The emails that reveal an effort to hide the truth about climate science.
‘The two MMs have been after the CRU station data for years. If they ever hear there is a Freedom of Information Act now in the U.K., I think I’ll delete the file rather than send to anyone. . . . We also have a data protection act, which I will hide behind.”
So apparently wrote Phil Jones, director of the University of East Anglia’s Climate Research Unit (CRU) and one of the world’s leading climate scientists, in a 2005 email to “Mike.” Judging by the email thread, this refers to Michael Mann, director of the Pennsylvania State University’s Earth System Science Center. We found this nugget among the more than 3,000 emails and documents released last week after CRU’s servers were hacked and messages among some of the world’s most influential climatologists were published on the Internet.
The “two MMs” are almost certainly Stephen McIntyre and Ross McKitrick, two Canadians who have devoted years to seeking the raw data and codes used in climate graphs and models, then fact-checking the published conclusions—a painstaking task that strikes us as a public and scientific service. Mr. Jones did not return requests for comment and the university said it could not confirm that all the emails were authentic, though it acknowledged its servers were hacked.
Yet even a partial review of the emails is highly illuminating. In them, scientists appear to urge each other to present a “unified” view on the theory of man-made climate change while discussing the importance of the “common cause”; to advise each other on how to smooth over data so as not to compromise the favored hypothesis; to discuss ways to keep opposing views out of leading journals; and to give tips on how to “hide the decline” of temperature in certain inconvenient data.
Associated PressA satellite image of Tropical Storm Ida. Some climate researchers claim that an increase in tropical storms is proof of anthropogenic climate change.
Some of those mentioned in the emails have responded to our requests for comment by saying they must first chat with their lawyers. Others have offered legal threats and personal invective. Still others have said nothing at all. Those who have responded have insisted that the emails reveal nothing more than trivial data discrepancies and procedural debates.
Yet all of these nonresponses manage to underscore what may be the most revealing truth: That these scientists feel the public doesn’t have a right to know the basis for their climate-change predictions, even as their governments prepare staggeringly expensive legislation in response to them.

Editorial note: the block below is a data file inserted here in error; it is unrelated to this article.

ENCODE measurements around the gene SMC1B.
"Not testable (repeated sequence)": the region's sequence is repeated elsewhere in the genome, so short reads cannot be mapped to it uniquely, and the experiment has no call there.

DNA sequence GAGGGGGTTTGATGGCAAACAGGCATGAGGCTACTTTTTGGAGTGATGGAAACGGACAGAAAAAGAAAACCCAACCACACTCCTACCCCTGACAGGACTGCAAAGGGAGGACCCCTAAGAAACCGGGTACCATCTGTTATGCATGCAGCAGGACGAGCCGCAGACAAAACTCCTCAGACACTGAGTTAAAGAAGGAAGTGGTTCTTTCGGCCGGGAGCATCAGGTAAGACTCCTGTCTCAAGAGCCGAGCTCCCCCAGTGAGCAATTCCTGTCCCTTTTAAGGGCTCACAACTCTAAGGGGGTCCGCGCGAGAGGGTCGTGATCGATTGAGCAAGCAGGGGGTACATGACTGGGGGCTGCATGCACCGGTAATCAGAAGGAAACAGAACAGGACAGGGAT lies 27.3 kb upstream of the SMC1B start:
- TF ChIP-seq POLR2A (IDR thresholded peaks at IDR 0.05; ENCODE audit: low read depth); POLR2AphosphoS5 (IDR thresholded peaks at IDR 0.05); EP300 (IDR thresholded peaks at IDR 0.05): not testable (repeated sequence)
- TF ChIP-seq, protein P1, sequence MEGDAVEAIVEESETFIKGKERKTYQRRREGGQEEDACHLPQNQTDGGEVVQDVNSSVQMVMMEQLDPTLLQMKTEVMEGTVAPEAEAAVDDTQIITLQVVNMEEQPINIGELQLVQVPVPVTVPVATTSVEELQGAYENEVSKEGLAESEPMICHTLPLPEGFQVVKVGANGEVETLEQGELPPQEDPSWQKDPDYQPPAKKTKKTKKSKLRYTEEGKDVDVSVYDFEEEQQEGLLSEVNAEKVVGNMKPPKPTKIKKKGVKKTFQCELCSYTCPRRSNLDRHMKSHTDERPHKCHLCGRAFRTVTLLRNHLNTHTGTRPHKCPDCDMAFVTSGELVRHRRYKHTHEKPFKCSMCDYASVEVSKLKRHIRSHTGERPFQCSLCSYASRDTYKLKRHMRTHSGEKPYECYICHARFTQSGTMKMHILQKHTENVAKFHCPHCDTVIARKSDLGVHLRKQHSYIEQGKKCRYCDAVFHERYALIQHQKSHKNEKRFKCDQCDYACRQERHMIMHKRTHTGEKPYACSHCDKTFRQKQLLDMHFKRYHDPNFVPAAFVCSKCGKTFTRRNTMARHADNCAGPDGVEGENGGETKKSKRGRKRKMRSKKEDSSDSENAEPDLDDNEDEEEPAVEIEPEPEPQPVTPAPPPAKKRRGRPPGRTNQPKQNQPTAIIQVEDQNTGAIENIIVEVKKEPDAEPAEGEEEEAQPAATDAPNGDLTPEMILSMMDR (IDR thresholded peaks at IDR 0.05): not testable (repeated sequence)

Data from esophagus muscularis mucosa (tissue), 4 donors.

Consider the following note that appears to have been sent by Mr. Jones to Mr. Mann in May 2008: “Mike, Can you delete any emails you may have had with Keith re AR4? Keith will do likewise. . . . Can you also email Gene and get him to do the same?” AR4 is shorthand for the U.N.’s Intergovernmental Panel of Climate Change’s (IPCC) Fourth Assessment Report, presented in 2007 as the consensus view on how bad man-made climate change has supposedly become.
In another email that seems to have been sent in September 2007 to Eugene Wahl of the National Oceanic and Atmospheric Administration’s Paleoclimatology Program and to Caspar Ammann of the National Center for Atmospheric Research’s Climate and Global Dynamics Division, Mr. Jones writes: “[T]ry and change the Received date! Don’t give those skeptics something to amuse themselves with.”
When deleting, doctoring or withholding information didn’t work, Mr. Jones suggested an alternative in an August 2008 email to Gavin Schmidt of NASA’s Goddard Institute for Space Studies, copied to Mr. Mann. “The FOI [Freedom of Information] line we’re all using is this,” he wrote. “IPCC is exempt from any countries FOI—the skeptics have been told this. Even though we . . . possibly hold relevant info the IPCC is not part of our remit (mission statement, aims etc) therefore we don’t have an obligation to pass it on.”
It also seems Mr. Mann and his friends weren’t averse to blacklisting scientists who disputed some of their contentions, or journals that published their work. “I think we have to stop considering ‘Climate Research’ as a legitimate peer-reviewed journal,” goes one email, apparently written by Mr. Mann to several recipients in March 2003. “Perhaps we should encourage our colleagues in the climate research community to no longer submit to, or cite papers in, this journal.”
Mr. Mann’s main beef was that the journal had published several articles challenging aspects of the anthropogenic theory of global warming.
For the record, when we’ve asked Mr. Mann in the past about the charge that he and his colleagues suppress opposing views, he has said he “won’t dignify that question with a response.” Regarding our most recent queries about the hacked emails, he says he “did not manipulate any data in any conceivable way,” but he otherwise refuses to answer specific questions. For the record, too, our purpose isn’t to gainsay the probity of Mr. Mann’s work, much less his right to remain silent.
However, we do now have hundreds of emails that give every appearance of testifying to concerted and coordinated efforts by leading climatologists to fit the data to their conclusions while attempting to silence and discredit their critics. In the department of inconvenient truths, this one surely deserves a closer look by the media, the U.S. Congress and other investigative bodies.